This image of Loki Patera on Jupiter's volcanic moon Io shows data taken by the near-infrared mapping spectrometer onboard NASA's Galileo spacecraft during its Io flyby on October 10, 1999, superimposed on a Galileo camera image 162 kilometers (100 miles) across.
The spectrometer observation has been translated into two types of temperature maps. Image A represents brightness temperatures, which are calculated by assuming that each whole pixel is at a uniform temperature. This map shows that the dark caldera floor is warm, while the light-colored island in the middle of the caldera and the terrain outside the caldera are cool. The scale on the side gives the temperatures in degrees Kelvin (280Kelvins = 45 degrees Fahrenheit, warm compared to the temperature of Io's surface, which is about 122 Kelvin, or -240 Fahrenheit). Image B represents color temperatures, which are calculated assuming the areas emitting heat can be smaller than the area of a single pixel. This map shows that the hottest temperatures (up to 460 Kelvin or 370 F) are seen in a crack running through the center of the island. The maps indicate that the floor and crack on the caldera are filled with cooling lava flows, the youngest (and therefore hottest) lavas being those in the crack. These lavas are thought to be a few months old.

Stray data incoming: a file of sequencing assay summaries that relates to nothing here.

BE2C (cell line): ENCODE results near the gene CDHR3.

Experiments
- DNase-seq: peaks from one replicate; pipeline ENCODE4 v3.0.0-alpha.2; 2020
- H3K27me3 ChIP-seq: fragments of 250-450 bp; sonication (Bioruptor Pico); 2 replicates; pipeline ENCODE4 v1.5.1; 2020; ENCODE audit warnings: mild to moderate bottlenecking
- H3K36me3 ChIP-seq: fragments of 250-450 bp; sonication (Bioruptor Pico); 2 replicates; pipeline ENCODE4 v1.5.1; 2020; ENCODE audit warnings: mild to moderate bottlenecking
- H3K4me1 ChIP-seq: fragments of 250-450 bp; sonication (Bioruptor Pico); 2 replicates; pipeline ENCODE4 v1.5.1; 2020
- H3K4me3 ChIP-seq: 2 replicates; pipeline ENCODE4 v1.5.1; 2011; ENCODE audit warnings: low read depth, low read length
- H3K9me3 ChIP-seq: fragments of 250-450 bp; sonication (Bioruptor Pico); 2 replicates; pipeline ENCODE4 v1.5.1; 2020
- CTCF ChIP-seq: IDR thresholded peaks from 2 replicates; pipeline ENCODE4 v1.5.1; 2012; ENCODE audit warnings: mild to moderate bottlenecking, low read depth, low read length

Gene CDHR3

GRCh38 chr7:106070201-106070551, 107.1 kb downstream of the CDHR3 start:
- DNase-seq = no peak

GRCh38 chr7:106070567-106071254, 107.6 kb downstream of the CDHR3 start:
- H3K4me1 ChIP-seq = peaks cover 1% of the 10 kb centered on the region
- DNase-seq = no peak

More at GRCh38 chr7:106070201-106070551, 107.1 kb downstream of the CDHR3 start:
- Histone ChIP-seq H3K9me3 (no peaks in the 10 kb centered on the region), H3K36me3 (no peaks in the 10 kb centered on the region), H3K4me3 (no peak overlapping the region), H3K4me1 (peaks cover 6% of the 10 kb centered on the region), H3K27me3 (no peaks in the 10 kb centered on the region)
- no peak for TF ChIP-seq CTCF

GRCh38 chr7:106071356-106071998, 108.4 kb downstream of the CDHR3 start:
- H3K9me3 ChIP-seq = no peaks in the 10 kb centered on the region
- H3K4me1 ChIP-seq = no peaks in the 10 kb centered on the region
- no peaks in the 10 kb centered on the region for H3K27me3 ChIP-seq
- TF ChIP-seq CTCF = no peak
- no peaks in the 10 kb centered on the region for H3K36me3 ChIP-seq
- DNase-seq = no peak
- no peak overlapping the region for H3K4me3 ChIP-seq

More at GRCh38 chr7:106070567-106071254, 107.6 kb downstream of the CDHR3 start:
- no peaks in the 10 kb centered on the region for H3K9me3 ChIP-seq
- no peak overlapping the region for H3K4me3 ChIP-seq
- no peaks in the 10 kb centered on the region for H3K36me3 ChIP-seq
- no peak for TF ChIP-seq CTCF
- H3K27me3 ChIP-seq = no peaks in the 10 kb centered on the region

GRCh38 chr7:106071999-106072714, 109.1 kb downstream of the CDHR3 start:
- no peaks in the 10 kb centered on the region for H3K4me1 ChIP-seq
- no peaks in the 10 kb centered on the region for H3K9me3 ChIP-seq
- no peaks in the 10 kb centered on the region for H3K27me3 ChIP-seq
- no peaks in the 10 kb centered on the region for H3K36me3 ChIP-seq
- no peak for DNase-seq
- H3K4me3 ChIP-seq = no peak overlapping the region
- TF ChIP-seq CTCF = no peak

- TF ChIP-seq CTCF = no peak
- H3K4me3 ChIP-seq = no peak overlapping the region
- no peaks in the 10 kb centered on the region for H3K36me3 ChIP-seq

The Jet Propulsion Laboratory, Pasadena, CA manages the mission for NASA's Office of Space Science, Washington, DC. JPL is a division of the California Institute of Technology, Pasadena, CA.
This image and other images and data received from Galileo are posted on the Galileo mission home page at http://solarsystem.nasa.gov/galileo/. Background information and educational context for the images can be found at http://galileo.jpl.nasa.gov/gallery/io.cfm.